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Loans & Credit

Put your debt nightmare to bed at last

The latest Government figures show people are losing control of their debts. David Prosser explains the solutions

The Department of Trade & Industry's statement yesterday that individual insolvencies rocketed again in the final quarter of 2007 should not have surprised many people. There has been growing concern that borrowing in the UK has got out of hand - and that many are no longer able to repay their debts.

The number of bankruptcies and individual voluntary arrangements (IVAs) topped 100,000 last year, for the first time. Earlier, the Council of Mortgage Lenders warned that 8,800 homes were repossessed in the second half of the year, a 65 per cent increase on the same period in 2005.

Now there are question marks about the quality of advice that borrowers receive. Some voluntary organisations believe debt advisers are pushing people into IVAs because they earn lucrative fees from them. Some people may even have been mis-sold IVAs.

Lenders are also getting anxious. In the past 10 days, two of the biggest advisers, DebtFreeDirect and Accuma, warned that banks are becoming reluctant to agree to IVAs.

Debt advisers operate in two distinct sectors. Non-profit-making organisations, including the Consumer Credit Counselling Service, Citizen's Advice and National Debtline, provide advice and may even be able to deal with creditors. Then there are companies with licensed insolvency practitioners, most of which specialise in IVAs.

There isn't a proven formula for working out the right debt solution. It depends on all sorts of factors - how much you owe, income, attitudes to borrowing and the creditors you owe.

However, we asked four debt specialists from across the advice sector to help us put together a guide on how different debt solutions work and whom they might suit. The advice below was compiled with the help of Ian Allison, of Brunel Franklin Debt Solutions, Lisa Colclough, of Citizen's Advice, Frances Walker, of the CCCS, Derek Oalkey of Debt Free Direct.


How it works: A surprising number of borrowers may be able to sort out their debt with the help of an adviser such as Citizen's Advice or the CCCS. The CCCS says a fifth of people who come in just need to face up to the size of their debt and how to get to grips with it. It is possible to cut the cost of debt in many ways - switching to cheaper deals on credit cards and loans, for example. Consolidating your debt into one larger loan is another option, though be wary of securing this on your home. Consolidation loans also tend to be repayable over a longer period, so you'll end up paying more interest. Don't neglect spending. Keep a diary of everything you spend and identify opportunities for cutbacks. Look at whether it is possible to save money on bills, by switching to cheaper energy and utility suppliers, for example. Set yourself monthly budgets and check your progress regularly.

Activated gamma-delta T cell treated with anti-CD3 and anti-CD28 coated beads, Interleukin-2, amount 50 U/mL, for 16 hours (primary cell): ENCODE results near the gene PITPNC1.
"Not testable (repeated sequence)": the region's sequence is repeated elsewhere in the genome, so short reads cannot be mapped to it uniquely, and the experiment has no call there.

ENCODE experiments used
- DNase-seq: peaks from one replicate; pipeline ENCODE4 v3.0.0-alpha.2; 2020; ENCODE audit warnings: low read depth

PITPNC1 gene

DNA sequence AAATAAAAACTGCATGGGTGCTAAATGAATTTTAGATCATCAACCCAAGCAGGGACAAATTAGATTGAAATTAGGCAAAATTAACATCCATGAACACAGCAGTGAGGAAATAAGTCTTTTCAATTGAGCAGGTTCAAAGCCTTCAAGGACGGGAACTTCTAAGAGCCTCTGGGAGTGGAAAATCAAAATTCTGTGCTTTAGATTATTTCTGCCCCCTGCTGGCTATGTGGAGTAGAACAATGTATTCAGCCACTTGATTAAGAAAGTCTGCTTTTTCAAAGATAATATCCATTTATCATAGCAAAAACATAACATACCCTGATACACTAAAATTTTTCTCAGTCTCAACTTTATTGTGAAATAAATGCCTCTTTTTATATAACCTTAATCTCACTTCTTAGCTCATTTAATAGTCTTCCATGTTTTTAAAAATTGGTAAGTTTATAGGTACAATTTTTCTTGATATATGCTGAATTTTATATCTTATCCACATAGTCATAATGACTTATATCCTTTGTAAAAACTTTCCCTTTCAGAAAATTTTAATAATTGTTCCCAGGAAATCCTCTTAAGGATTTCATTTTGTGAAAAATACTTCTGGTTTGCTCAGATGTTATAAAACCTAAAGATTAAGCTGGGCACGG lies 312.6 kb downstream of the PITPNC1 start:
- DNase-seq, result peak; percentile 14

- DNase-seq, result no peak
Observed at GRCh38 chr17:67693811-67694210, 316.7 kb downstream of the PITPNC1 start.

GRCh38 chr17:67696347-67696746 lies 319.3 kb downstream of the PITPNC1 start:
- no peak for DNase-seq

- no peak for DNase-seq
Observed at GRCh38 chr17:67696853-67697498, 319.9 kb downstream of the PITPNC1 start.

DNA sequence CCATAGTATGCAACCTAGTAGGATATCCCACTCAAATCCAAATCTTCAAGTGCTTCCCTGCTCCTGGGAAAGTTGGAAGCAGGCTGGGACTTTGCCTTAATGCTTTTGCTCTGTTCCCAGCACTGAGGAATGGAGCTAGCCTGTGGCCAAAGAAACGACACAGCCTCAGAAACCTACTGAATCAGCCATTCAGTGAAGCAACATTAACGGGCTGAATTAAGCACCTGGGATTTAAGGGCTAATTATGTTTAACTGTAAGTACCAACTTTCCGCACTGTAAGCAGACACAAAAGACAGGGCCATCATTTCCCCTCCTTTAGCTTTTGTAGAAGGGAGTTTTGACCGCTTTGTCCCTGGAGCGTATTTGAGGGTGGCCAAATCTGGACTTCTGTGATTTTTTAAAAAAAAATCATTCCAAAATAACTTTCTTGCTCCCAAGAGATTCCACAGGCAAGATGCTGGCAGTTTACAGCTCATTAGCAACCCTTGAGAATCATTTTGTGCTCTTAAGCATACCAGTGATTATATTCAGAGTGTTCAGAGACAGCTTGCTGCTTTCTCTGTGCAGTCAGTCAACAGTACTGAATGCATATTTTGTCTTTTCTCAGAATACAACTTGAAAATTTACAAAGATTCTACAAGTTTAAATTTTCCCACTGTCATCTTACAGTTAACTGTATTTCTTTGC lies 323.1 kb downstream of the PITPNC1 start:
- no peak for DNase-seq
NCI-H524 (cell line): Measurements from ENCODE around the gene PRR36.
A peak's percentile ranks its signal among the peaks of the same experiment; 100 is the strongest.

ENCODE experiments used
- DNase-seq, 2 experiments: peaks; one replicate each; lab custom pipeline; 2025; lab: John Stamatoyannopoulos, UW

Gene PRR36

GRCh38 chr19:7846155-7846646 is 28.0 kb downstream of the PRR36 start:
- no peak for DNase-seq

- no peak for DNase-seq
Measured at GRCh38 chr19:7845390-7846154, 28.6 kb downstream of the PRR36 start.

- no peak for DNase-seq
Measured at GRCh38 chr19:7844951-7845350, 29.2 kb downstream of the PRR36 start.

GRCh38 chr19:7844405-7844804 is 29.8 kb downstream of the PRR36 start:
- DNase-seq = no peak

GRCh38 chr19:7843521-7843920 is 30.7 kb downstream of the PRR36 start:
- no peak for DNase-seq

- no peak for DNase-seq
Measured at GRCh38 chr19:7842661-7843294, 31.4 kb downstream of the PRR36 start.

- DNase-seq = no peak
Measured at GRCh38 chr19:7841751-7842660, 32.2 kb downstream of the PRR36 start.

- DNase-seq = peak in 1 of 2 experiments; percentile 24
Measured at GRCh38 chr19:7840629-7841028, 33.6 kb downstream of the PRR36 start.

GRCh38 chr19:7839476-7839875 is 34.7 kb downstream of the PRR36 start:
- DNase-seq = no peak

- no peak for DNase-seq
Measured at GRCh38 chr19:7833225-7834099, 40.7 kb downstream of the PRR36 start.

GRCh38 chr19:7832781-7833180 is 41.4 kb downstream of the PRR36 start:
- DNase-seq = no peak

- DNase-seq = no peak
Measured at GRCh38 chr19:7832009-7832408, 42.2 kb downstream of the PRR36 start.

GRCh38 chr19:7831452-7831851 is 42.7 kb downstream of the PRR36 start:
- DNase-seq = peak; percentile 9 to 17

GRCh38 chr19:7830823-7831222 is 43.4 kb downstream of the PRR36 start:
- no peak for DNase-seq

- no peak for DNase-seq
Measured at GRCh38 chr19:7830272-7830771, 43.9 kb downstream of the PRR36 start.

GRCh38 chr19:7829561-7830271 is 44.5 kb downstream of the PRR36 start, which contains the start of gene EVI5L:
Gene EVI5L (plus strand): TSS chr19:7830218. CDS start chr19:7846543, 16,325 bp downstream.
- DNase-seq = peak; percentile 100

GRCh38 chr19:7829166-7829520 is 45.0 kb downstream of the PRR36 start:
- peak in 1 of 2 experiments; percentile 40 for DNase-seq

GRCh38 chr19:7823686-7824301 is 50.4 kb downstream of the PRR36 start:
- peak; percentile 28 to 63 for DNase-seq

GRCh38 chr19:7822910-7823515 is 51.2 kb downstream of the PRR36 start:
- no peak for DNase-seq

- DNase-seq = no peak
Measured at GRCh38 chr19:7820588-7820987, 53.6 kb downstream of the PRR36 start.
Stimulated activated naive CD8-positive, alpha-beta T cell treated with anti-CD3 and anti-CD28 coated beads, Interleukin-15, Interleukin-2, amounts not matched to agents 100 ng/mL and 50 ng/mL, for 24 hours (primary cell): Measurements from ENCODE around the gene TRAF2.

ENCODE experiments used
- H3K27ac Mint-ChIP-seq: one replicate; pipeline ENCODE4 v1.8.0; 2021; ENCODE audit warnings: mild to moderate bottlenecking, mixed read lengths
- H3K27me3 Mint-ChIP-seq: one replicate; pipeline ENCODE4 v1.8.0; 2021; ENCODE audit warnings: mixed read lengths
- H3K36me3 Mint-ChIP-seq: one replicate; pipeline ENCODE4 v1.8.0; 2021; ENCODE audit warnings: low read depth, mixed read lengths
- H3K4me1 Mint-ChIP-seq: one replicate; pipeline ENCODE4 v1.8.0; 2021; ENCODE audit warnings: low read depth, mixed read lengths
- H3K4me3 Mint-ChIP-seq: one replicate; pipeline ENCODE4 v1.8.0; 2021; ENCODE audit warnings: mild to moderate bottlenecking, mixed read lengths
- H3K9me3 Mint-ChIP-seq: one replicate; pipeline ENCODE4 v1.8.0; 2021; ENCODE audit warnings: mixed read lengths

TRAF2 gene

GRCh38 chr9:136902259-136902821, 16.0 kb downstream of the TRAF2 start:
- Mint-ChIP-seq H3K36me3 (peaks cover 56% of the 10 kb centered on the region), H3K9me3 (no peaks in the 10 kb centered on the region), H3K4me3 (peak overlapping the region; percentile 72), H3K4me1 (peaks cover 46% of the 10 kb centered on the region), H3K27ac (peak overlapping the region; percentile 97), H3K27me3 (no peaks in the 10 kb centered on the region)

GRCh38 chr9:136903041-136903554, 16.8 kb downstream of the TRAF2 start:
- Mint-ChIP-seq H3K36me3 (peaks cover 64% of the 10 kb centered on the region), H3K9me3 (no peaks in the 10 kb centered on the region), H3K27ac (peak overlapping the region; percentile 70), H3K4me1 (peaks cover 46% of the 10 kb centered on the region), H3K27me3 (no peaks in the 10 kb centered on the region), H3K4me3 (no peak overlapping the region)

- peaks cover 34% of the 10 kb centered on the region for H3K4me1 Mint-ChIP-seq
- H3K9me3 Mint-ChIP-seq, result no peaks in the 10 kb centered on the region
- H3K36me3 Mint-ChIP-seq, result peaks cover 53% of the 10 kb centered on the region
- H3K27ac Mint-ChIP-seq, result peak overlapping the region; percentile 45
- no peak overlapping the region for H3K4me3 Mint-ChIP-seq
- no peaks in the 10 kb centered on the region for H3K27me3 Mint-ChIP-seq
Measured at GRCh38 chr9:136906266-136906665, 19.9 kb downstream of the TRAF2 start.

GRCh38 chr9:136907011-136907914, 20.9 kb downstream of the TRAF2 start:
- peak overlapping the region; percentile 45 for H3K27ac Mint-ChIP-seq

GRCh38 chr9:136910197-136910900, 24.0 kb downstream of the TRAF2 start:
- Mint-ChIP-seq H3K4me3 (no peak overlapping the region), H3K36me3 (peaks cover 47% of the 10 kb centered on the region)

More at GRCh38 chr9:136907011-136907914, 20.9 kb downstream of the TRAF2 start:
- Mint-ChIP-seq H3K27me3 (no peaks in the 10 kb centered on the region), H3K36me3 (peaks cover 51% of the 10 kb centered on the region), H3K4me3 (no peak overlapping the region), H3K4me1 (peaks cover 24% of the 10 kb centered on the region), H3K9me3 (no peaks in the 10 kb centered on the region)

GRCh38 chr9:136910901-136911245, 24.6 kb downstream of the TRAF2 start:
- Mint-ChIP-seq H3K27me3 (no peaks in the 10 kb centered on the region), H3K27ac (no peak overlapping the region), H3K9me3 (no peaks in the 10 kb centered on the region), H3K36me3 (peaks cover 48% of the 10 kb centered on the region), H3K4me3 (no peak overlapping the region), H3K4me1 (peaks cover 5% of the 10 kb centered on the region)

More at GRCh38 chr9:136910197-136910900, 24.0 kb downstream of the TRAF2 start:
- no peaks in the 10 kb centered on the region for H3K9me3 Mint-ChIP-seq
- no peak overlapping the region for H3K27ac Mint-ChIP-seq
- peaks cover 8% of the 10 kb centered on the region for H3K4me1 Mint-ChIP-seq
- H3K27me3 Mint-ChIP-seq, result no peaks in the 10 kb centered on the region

Pros: There is no need to involve a third party; the damage to your credit rating will be more short-term; no risk to your home, profession or privacy.

Cons: Repaymentmay take some time. Interest charges keep amassing, and you may face recovery actions. Those with large debts may find themselves barred from the best credit deals.

Who self-help suits: Your plans for full repayment must be achievable over a reasonable time. You must also be self-disciplined. If so, and your debts are manageable - you owe a few thousand pounds and have missed the odd repayment, say - this may be ideal.


How they work: A debt management company mediates between you and your creditors, to agree an affordable payment plan. Borrowers make one monthly payment to the debt management service. It takes a fee and distributes the remainder among your creditors. Debt management agreements are not legally binding, however, and your creditors can change their minds about the terms of the agreement at a later stage. It is also possible that the size of your debt may increase, if interest continues to build up.

Pros: You no longer have to deal with your creditors; you make the payments that you can afford; your payments are re-assessed periodically so changes in circumstance can be taken into consideration; only one single monthly payment to make.